Liked by 2 people

    1. Mommy Me says:

      Thank you so much for taking time to share your honest thoughts 🙏🏼 It’s good to know from a teacher’s perspective too! Yes learning by experiencing opens up a new world to them totally changes their way of approaching things. Thank you again for your insights!I really appreciate it.

      Like

  5. dolphinwrite says:

    If people knew what education could be, has been. C.S. Lewis wrote about his education, and though it was normal to him, it was leaps and bounds ahead of what we see today. That’s a tell…

    Liked by 2 people

  6. isabellin27 says:

    As a fellow self-taught homeschooler from 5th grade all the way to the 10th grade, I used two homeschooling programs: K12 and Laurel Springs. They are both easy to use but I recommend that your child is in an environment where she engages with her learning. This could mean more experiments or more hands-on activities. Coming from experience, it is easy to lag behind—in terms of education—but it is also easy to get ahead! It really depends on your child. If any have any questions, please let me know!

    Liked by 2 people

    1. Mommy Me says:

      Thank you so much for the insight! I will surely look into it. I am also looking for a program with more hands-on projects than worksheets and Literatures. She started reading really early and she is little ahead for her age. I was actually looking for such a curriculum and I found Moving beyond pages to be the best match! If you know more options please let me know

      Like

  7. dolphinwrite says:

    I love the comic’s Calvin and Hobbes, because in some ways, it’s so accurate, even in our days, and that’s sad. If done well, in real education fields, kids would come home telling their parents what they learned, wanting to read their books, and begging their parents to get the materials for projects (i.e. science, history, etc.). Yes, there would also be very tired students, but they would be learning good things, like real history, perhaps putting on plays of the Delaware Crossing. I’ll look up the Laurel Springs programs, for it sounds like something worthwhile to investigate. Always loved to see students have those “ah haaa” moments, realize things I’ve never thought about, and both ponder and research.. **One more thing: I was teaching a third grade class and one of the most interesting questions came from a boy. He asked what space was. Not outer space. That gap between two hands: emptiness. I realized what he was having difficulty putting into words, then shared the meaning with the class. In other words, if you’re out in space, holding your hands apart, what is that between? Most people would say nothing. But I explained, if it was nothing, the hands would be together. There must be something in that perceived emptiness. In a good education system, you’ll get quality questions. **Of course, for that school, it was all downhill from there as they were propagandizing all the parents.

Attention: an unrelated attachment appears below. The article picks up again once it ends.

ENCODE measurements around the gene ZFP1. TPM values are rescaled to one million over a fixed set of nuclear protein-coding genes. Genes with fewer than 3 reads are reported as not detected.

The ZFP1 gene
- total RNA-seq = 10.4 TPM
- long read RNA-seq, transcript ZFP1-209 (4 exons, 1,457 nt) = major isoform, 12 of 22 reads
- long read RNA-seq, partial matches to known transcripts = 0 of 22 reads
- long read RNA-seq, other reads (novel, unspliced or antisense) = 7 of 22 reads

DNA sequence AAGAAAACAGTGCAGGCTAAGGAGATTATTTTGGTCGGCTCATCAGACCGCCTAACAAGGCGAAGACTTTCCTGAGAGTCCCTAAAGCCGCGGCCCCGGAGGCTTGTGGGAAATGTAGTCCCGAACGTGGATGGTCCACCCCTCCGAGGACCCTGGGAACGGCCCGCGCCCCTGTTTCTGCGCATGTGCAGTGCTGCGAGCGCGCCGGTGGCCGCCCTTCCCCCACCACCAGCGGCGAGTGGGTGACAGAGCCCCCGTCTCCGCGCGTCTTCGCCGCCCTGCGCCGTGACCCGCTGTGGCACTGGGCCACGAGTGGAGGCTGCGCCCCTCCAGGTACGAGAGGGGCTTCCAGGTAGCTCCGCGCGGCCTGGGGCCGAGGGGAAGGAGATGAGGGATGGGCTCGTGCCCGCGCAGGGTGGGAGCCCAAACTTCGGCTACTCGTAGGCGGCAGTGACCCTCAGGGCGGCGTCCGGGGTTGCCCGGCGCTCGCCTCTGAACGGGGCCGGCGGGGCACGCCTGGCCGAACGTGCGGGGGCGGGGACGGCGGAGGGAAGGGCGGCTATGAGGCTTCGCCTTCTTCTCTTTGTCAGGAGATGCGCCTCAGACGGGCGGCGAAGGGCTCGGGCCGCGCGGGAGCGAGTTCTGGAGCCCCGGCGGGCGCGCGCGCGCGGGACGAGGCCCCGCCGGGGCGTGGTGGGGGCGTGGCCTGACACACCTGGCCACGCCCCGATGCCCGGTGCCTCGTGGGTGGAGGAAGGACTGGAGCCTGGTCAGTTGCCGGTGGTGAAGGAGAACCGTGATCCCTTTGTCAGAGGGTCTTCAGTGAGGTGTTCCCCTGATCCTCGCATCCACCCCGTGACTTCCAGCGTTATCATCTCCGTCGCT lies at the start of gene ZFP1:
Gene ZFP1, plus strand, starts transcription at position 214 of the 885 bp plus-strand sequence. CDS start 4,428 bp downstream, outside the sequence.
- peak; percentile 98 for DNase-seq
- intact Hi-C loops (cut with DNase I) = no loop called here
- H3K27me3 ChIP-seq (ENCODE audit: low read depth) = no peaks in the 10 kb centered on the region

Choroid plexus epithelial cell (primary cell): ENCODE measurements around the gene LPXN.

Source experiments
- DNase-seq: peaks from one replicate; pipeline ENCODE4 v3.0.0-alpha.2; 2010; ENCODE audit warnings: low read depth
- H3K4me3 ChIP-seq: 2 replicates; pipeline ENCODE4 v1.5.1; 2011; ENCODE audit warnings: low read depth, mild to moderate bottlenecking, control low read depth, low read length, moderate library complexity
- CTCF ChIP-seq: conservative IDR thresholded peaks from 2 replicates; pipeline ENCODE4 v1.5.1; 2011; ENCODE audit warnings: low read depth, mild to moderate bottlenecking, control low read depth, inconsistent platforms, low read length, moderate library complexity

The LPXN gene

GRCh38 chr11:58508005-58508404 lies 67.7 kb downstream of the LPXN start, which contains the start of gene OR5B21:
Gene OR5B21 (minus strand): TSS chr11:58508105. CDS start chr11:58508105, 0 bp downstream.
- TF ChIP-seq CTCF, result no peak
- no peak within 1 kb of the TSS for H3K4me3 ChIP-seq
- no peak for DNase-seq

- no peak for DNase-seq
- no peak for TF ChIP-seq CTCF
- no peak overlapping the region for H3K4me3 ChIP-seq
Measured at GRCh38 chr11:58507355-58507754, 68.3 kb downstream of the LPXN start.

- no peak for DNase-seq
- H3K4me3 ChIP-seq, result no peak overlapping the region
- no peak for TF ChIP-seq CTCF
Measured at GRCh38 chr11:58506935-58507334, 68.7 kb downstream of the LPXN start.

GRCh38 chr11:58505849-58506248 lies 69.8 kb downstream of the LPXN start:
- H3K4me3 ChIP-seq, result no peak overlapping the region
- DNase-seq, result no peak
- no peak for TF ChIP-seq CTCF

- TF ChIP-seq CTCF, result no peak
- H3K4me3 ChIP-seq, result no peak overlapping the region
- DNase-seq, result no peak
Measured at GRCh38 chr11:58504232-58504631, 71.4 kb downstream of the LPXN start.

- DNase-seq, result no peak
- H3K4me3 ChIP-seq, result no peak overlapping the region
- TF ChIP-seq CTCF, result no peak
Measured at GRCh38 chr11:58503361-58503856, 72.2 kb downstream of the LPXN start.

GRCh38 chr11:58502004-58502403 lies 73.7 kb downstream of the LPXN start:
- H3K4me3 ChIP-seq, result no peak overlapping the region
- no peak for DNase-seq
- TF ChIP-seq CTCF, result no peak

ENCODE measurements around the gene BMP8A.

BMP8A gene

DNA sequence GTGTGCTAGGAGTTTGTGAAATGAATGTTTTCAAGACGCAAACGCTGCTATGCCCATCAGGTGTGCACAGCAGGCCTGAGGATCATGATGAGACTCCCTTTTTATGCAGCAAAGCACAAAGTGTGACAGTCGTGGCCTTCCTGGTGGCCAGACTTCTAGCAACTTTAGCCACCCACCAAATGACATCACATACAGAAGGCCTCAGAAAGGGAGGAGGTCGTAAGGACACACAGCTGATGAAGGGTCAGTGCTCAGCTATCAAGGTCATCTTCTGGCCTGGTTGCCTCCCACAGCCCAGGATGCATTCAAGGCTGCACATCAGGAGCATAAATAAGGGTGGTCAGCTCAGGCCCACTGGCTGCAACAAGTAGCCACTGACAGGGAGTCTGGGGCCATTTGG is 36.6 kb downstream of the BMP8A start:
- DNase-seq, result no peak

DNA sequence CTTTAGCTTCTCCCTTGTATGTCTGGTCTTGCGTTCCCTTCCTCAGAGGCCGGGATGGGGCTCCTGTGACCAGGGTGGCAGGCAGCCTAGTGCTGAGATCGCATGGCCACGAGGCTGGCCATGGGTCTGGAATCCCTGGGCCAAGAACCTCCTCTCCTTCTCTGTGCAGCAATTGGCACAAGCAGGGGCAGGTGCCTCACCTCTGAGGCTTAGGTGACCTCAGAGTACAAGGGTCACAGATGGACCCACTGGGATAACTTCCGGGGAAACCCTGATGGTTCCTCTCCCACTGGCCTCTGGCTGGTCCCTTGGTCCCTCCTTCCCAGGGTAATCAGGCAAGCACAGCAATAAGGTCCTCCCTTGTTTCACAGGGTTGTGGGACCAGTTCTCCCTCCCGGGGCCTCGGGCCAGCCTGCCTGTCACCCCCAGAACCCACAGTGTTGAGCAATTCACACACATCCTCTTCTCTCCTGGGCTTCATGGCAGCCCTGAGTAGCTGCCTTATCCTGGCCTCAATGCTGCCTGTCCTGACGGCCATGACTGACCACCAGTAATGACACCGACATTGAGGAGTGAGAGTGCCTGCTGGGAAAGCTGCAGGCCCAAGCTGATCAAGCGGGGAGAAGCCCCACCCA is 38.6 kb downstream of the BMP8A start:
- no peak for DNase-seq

Like

Leave a Reply to Mommy Me Cancel reply

Fill in your details below or click an icon to log in:

WordPress.com Logo

You are commenting using your WordPress.com account. Log Out /  Change )

Google photo

You are commenting using your Google account. Log Out /  Change )

Twitter picture

You are commenting using your Twitter account. Log Out /  Change )

Facebook photo

You are commenting using your Facebook account. Log Out /  Change )

Connecting to %s

This site uses Akismet to reduce spam. Learn how your comment data is processed.